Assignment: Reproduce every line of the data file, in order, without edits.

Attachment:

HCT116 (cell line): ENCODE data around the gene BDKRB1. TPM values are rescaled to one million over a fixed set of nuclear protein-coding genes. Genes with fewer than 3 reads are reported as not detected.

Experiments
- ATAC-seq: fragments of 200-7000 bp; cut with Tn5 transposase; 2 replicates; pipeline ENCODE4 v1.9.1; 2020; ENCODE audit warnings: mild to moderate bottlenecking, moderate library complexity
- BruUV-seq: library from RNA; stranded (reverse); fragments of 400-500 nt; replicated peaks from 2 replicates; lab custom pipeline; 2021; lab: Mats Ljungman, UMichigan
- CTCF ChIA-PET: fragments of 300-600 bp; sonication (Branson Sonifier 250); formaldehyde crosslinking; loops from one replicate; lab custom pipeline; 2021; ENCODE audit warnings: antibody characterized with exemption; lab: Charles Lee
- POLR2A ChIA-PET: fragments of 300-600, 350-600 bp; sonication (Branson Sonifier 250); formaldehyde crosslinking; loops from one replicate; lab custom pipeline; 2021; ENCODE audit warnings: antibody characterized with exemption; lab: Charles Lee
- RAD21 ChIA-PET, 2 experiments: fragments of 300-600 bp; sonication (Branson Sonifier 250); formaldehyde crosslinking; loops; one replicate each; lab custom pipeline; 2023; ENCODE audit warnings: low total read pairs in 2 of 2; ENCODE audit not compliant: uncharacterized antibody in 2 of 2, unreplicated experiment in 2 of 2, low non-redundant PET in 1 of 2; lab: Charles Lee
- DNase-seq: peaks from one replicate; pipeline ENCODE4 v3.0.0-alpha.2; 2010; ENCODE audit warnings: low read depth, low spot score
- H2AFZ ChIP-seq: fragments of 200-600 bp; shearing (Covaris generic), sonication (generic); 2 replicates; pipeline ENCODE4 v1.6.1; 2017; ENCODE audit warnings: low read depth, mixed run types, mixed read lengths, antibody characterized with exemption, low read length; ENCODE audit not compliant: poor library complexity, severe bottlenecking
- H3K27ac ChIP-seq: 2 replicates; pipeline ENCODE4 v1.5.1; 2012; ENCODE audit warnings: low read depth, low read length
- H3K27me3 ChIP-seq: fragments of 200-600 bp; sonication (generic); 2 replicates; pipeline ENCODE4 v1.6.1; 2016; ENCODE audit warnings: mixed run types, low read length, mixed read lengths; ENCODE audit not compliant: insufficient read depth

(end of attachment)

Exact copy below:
HCT116 (cell line): ENCODE data around the gene BDKRB1. TPM values are rescaled to one million over a fixed set of nuclear protein-coding genes. Genes with fewer than 3 reads are reported as not detected.

Experiments
- ATAC-seq: fragments of 200-7000 bp; cut with Tn5 transposase; 2 replicates; pipeline ENCODE4 v1.9.1; 2020; ENCODE audit warnings: mild to moderate bottlenecking, moderate library complexity
- BruUV-seq: library from RNA; stranded (reverse); fragments of 400-500 nt; replicated peaks from 2 replicates; lab custom pipeline; 2021; lab: Mats Ljungman, UMichigan
- CTCF ChIA-PET: fragments of 300-600 bp; sonication (Branson Sonifier 250); formaldehyde crosslinking; loops from one replicate; lab custom pipeline; 2021; ENCODE audit warnings: antibody characterized with exemption; lab: Charles Lee
- POLR2A ChIA-PET: fragments of 300-600, 350-600 bp; sonication (Branson Sonifier 250); formaldehyde crosslinking; loops from one replicate; lab custom pipeline; 2021; ENCODE audit warnings: antibody characterized with exemption; lab: Charles Lee
- RAD21 ChIA-PET, 2 experiments: fragments of 300-600 bp; sonication (Branson Sonifier 250); formaldehyde crosslinking; loops; one replicate each; lab custom pipeline; 2023; ENCODE audit warnings: low total read pairs in 2 of 2; ENCODE audit not compliant: uncharacterized antibody in 2 of 2, unreplicated experiment in 2 of 2, low non-redundant PET in 1 of 2; lab: Charles Lee
- DNase-seq: peaks from one replicate; pipeline ENCODE4 v3.0.0-alpha.2; 2010; ENCODE audit warnings: low read depth, low spot score
- H2AFZ ChIP-seq: fragments of 200-600 bp; shearing (Covaris generic), sonication (generic); 2 replicates; pipeline ENCODE4 v1.6.1; 2017; ENCODE audit warnings: low read depth, mixed run types, mixed read lengths, antibody characterized with exemption, low read length; ENCODE audit not compliant: poor library complexity, severe bottlenecking
- H3K27ac ChIP-seq: 2 replicates; pipeline ENCODE4 v1.5.1; 2012; ENCODE audit warnings: low read depth, low read length
- H3K27me3 ChIP-seq: fragments of 200-600 bp; sonication (generic); 2 replicates; pipeline ENCODE4 v1.6.1; 2016; ENCODE audit warnings: mixed run types, low read length, mixed read lengths; ENCODE audit not compliant: insufficient read depth